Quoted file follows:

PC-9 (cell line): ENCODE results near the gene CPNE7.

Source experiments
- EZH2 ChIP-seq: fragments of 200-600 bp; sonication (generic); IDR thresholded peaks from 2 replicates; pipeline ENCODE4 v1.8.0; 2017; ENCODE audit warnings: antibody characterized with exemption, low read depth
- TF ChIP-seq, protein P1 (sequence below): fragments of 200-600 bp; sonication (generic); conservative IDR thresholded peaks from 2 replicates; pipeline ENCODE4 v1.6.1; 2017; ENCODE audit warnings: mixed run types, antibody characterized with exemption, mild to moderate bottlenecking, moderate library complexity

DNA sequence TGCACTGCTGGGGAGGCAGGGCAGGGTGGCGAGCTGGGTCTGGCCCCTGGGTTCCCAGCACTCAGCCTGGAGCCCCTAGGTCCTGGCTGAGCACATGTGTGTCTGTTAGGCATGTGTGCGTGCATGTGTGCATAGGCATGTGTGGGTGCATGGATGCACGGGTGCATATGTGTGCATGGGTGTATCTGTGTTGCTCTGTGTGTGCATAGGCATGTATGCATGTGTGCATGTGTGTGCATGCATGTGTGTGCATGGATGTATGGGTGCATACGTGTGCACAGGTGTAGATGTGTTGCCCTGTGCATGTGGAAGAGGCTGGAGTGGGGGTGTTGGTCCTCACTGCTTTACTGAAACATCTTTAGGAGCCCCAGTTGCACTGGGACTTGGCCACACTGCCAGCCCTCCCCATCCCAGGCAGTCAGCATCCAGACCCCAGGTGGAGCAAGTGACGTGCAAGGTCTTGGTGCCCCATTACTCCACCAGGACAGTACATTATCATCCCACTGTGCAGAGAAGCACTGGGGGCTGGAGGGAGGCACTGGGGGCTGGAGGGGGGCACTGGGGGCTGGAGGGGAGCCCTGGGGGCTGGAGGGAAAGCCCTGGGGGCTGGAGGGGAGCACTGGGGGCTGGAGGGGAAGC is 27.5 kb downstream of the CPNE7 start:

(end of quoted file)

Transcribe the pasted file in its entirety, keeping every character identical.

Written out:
PC-9 (cell line): ENCODE results near the gene CPNE7.

Source experiments
- EZH2 ChIP-seq: fragments of 200-600 bp; sonication (generic); IDR thresholded peaks from 2 replicates; pipeline ENCODE4 v1.8.0; 2017; ENCODE audit warnings: antibody characterized with exemption, low read depth
- TF ChIP-seq, protein P1 (sequence below): fragments of 200-600 bp; sonication (generic); conservative IDR thresholded peaks from 2 replicates; pipeline ENCODE4 v1.6.1; 2017; ENCODE audit warnings: mixed run types, antibody characterized with exemption, mild to moderate bottlenecking, moderate library complexity

DNA sequence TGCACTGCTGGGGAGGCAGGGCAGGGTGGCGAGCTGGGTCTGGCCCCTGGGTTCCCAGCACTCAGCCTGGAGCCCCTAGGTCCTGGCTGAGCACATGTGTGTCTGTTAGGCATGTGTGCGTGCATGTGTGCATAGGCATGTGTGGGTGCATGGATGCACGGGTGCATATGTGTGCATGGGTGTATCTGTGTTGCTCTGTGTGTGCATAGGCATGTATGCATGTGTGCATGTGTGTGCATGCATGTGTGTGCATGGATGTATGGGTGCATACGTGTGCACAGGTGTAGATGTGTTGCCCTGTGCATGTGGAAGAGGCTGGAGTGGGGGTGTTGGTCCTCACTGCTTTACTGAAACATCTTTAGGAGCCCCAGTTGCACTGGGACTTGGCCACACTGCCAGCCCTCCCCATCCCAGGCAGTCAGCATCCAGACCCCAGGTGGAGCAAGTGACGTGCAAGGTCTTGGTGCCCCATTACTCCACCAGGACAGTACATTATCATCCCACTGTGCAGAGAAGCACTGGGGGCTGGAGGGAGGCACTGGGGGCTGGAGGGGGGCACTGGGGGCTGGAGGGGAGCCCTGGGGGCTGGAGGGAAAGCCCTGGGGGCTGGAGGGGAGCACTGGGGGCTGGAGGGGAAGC is 27.5 kb downstream of the CPNE7 start: